Anyone who has had the misfortune of witnessing or handling the aftermath of a serious or fatal on-the-job injury knows that, without question, the costs go far beyond those that appear in a companys ledger book. For those who survive, or who work with the accident or illness victim, the costs continue with psychological stress that may require years of counseling. Many times, co-workers who witness a serious event find themselves unable to return to the worksite for a significant period of time, which presents additional costs to the company through the abrupt loss of skilled workers. A plant with a singularly bad reputation for safety and health may find itself unable to attract workers at all or may have to pay wages well above market value to do so. These are just a few of the hidden costs of a poor safety and health program.. Moreover, as more information concerning a companys compliance and injury/illness experience becomes publicly available over the Internet and from the federal ...
A Pathography is a narrative that gives voice and face to the illness experience. It puts the person behind the disease in the forefront and as such is a great learning opportunity for all care givers and fellow sufferers. This blog is a repository for these stories. Please send us your favorites.. ...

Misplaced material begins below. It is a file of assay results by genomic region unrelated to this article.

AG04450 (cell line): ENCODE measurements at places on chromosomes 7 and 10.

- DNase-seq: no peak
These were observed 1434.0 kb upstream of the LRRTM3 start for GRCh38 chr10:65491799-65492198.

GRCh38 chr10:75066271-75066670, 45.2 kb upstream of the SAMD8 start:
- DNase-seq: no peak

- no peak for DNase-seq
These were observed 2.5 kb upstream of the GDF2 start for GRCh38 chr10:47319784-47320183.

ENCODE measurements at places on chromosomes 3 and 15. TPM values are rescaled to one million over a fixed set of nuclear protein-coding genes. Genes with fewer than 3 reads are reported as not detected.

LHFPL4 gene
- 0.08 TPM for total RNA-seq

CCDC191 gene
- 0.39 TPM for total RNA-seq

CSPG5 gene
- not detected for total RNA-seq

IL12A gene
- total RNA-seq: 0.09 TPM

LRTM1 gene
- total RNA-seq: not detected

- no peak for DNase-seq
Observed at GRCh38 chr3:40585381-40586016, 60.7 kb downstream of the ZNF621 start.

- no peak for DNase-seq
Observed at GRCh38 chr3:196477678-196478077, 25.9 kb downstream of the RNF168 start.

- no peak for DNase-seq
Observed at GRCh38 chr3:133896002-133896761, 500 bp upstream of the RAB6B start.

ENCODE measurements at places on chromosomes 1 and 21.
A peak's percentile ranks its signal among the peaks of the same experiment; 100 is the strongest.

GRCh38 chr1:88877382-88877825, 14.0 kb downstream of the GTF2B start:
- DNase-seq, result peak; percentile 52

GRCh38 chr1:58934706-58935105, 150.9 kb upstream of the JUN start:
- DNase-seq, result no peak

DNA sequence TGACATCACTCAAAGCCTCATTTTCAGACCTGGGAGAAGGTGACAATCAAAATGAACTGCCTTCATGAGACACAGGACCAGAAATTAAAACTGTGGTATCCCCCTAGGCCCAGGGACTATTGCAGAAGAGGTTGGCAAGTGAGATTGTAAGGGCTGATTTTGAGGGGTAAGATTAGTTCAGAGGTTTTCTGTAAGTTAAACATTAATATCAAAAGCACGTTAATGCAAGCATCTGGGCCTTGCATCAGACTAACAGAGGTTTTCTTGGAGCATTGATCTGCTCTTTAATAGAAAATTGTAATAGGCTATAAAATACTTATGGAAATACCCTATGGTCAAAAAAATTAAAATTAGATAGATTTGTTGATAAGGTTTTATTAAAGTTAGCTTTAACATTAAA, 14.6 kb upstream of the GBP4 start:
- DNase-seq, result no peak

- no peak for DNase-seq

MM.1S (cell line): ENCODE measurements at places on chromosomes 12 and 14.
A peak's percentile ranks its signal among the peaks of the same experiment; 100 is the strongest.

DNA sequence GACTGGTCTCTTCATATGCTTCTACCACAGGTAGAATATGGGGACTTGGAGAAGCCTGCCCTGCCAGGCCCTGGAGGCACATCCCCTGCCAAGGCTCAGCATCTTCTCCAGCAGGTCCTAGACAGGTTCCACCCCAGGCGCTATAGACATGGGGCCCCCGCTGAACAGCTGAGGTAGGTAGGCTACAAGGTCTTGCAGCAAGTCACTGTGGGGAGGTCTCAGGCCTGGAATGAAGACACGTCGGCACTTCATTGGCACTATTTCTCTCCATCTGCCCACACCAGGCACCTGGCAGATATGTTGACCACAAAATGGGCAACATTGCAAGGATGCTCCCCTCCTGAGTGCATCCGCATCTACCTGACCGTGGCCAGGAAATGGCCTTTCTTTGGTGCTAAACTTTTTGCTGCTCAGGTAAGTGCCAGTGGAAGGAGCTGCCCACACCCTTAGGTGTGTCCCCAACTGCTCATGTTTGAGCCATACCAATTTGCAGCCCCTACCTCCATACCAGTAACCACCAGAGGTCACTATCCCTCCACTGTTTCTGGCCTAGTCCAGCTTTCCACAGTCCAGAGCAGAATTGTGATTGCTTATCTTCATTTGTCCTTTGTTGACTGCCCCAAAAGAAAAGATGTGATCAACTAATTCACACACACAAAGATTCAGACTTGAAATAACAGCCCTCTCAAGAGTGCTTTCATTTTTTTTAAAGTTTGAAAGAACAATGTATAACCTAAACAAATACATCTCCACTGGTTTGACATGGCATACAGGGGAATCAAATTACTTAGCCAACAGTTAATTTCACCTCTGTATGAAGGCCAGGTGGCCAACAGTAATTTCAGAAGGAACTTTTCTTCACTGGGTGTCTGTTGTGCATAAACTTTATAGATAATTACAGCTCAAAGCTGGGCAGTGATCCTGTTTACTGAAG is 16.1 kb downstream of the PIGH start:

A Pathography is a narrative that gives voice and face to the illness experience. It puts the person behind the disease in the forefront and as such is a great learning opportunity for all care givers and fellow sufferers. This blog is a repository for these stories. Please send us your favorites.. ...
In this paper, we report findings from a national survey of 8,316 Irish young people in 2002,which reveals the ways in which socio-spatial context impacts on young peoples perceptions of the places in which they live and ...
This class is designed to give people valuable knowledge about the finer things in life and what they can add to your wealth and living. It is about changing peoples perceptions of money, value, and worth and giving people permission to take the best they have available to them off the shelf and start living.
At the end of retreat, there are often concerns about how to take "this" back home. If we define "this" too narrowly, with a dualistic mind, we will miss the chance to practice effectively when we return to the conditions of lay life.Lay life is different, and offers the opportunity for practice which is broader, more dynamic, and more relational than that done on retreat. The Buddha himself saw his teachings as useful and beneficial to lay people as well as monastics, sometimes in surprising applications. Some of his teachings for lay people are discussed, clarifying that the 8 Fold Path can be practiced outside of silent retreat, in daily life ...